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Research projects

Could a novel molecular tool help to improve the effectiveness of radiotherapy?

Dr Gertraud Orend
Project period
Apr 2024 - Mar 2027
Research Institute
Cancer types
General cancer research
Award amount

Project aim

Dr Orend and her team are using a new molecular tool to investigate whether targeting the molecules surrounding tumours could help to reduce the chance of cancer coming back after radiotherapy.

Hope for the future

Radiotherapy is an important and effective cancer treatment. In the UK, over 100,000 courses of radiotherapy are given every year. But while radiotherapy is generally very good at eliminating cancer, for some people it can cause unwanted immune effects in the region targeted by treatment. These effects may encourage cancer to return later.

If Dr Orend can find a way to block these troublesome immune effects, it could be the first step towards a new targeted treatment for patients undergoing radiotherapy treatment.

This project is co-funded with Fondation ARC.


Headshot of Gertraud Orend

Meet the scientist

Gertraud enjoys hiking and biking whenever possible. She also likes visiting art exhibitions, traveling around the world and painting.

The science

Tumours tend to grow in 'nests' that are surrounded by a structure called the extracellular matrix. Although radiotherapy is very effective at killing tumour cells, it can also sometimes cause molecular changes in the matrix that reduce the effectiveness of immune cells in the area. This can be a problem, and may even sometimes encourage tumours to regrow.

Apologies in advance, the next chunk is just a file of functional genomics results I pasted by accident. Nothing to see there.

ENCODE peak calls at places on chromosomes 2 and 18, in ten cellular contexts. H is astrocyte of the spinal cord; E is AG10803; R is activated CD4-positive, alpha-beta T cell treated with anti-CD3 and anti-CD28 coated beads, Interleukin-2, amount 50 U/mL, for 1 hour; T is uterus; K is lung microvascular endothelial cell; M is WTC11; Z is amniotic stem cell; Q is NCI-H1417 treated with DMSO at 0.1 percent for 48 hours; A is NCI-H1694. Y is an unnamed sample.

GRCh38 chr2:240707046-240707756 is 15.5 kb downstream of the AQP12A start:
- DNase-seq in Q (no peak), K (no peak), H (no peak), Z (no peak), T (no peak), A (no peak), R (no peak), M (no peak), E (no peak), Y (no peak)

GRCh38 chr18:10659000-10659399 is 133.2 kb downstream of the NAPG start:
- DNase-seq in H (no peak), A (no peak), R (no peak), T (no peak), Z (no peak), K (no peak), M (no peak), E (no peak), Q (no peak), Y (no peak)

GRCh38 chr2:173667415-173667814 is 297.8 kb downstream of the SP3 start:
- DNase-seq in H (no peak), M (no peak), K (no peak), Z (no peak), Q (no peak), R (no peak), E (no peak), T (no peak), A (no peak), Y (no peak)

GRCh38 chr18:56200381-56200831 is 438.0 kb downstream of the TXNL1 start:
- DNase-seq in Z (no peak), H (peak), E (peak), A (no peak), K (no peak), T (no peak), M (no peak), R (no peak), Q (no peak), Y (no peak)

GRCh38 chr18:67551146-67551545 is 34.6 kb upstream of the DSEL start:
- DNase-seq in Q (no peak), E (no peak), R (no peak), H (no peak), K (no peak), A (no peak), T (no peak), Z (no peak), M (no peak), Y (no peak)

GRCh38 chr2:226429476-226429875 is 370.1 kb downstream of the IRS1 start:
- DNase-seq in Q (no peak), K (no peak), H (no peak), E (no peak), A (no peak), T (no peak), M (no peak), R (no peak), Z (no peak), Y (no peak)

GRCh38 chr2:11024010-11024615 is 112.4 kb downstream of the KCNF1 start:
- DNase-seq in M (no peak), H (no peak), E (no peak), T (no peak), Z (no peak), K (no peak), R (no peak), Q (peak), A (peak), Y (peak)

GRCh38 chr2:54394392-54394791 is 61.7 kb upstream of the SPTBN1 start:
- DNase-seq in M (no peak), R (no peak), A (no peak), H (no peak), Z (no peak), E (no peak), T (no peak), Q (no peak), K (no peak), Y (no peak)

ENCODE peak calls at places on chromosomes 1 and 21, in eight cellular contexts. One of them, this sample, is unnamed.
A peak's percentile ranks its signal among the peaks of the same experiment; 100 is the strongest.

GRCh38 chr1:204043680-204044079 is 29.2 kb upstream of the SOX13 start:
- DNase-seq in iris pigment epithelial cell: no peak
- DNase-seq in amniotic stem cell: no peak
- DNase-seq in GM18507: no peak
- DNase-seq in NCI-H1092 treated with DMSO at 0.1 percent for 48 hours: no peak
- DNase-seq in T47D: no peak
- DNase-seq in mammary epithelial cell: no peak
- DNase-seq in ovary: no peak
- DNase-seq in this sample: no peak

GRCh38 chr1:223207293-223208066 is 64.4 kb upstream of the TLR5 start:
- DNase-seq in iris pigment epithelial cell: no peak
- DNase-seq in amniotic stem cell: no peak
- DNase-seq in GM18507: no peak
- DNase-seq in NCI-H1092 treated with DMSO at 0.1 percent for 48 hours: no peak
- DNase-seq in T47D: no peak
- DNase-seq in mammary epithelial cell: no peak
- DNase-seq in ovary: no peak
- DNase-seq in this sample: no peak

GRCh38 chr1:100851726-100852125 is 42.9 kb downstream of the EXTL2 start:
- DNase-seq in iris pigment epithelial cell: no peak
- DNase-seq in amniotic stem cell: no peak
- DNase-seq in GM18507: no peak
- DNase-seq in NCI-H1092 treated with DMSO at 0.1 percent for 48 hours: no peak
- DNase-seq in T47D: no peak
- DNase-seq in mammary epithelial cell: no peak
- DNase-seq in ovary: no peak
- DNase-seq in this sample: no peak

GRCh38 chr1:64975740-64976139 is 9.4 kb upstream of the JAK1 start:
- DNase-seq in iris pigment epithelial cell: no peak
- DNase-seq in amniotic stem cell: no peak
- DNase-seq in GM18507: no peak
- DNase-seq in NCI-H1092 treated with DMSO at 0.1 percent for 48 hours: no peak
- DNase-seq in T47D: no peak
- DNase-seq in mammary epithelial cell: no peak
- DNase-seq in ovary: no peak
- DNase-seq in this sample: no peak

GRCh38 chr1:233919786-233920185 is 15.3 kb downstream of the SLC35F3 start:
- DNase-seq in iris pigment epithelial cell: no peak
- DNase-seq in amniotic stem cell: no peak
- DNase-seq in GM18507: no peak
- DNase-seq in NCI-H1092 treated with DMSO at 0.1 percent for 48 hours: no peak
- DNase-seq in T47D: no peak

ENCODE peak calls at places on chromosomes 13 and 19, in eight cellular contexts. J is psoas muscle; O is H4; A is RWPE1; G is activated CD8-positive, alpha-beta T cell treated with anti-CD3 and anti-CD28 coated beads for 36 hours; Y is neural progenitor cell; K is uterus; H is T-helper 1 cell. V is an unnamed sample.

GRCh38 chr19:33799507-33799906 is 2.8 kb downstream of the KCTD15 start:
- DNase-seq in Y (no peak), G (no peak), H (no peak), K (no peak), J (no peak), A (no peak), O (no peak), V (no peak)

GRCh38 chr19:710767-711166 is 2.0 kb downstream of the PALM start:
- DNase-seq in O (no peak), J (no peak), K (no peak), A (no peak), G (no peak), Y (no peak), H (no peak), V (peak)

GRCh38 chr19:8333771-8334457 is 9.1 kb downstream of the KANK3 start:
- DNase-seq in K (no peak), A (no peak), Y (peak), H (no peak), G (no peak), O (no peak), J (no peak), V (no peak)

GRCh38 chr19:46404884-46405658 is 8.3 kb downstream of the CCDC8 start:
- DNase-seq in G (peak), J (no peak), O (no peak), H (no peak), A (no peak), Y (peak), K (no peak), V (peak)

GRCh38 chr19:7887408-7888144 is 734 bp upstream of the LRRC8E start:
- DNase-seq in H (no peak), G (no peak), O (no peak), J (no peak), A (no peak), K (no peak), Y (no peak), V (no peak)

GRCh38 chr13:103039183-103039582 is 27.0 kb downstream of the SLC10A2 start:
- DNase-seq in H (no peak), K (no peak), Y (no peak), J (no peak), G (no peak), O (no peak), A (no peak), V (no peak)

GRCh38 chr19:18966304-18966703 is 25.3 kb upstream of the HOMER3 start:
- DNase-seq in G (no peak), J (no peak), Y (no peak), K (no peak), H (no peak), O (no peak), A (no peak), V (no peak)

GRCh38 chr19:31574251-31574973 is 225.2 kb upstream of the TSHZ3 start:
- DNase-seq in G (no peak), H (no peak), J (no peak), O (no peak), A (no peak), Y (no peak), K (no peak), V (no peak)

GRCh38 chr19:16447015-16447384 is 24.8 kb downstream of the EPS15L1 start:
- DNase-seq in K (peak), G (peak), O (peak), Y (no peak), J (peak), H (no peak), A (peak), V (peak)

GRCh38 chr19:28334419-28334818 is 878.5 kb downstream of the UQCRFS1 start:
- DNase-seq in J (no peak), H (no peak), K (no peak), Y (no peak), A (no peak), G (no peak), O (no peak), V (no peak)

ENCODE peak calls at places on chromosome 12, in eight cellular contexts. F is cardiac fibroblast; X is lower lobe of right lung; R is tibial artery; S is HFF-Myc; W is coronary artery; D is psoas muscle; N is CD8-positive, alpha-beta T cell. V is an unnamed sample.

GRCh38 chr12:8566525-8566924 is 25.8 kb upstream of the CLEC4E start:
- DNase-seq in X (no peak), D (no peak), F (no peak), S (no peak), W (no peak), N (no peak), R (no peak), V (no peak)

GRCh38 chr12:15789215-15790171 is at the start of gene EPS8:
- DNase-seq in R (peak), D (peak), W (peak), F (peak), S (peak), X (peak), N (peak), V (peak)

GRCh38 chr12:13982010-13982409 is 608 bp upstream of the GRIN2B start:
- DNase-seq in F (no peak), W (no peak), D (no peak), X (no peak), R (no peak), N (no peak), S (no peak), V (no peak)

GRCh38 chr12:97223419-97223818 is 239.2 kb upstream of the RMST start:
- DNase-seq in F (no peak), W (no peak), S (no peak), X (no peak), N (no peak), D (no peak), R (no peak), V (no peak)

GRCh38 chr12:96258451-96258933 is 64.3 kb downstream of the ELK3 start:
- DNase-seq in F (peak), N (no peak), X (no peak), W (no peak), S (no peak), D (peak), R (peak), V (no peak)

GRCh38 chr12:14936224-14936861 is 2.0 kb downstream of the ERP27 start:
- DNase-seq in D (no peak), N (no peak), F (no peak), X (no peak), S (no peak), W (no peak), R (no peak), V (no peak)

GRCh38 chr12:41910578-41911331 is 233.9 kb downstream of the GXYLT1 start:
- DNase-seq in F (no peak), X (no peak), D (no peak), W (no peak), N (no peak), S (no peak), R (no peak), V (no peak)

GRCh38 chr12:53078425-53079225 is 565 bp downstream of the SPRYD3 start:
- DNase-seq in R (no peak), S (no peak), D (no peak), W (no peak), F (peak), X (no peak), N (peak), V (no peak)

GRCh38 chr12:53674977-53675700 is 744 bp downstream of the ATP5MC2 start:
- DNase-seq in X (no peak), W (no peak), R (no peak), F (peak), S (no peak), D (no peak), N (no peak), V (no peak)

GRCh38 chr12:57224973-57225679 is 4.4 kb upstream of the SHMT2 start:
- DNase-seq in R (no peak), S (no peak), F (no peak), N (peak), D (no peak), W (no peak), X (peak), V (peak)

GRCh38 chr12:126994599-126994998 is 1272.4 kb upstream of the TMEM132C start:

Dr Orend and her team are interested in one particular molecule that is highly present in the matrix that appears to control some of these changes, called tenascin‑C. The team has developed a special molecular tool called a ‘peptide’, which can interfere with interactions between tenascin-C and other molecules stimulating anti-tumor immunity. With funding from you, they now want to test this tool on models of breast tumours and tongue tumours in the lab, as these are both cancers that often need radiotherapy treatment.

The aim is to find out if using this approach could help to activate immune cells in the matrix after radiotherapy, and reduce the risk of tumours coming back. If so, the researchers can then begin to design a targeted therapy for patients who need radiotherapy. 

Headshot of Gertraud Orend Dr Gertraud Orend
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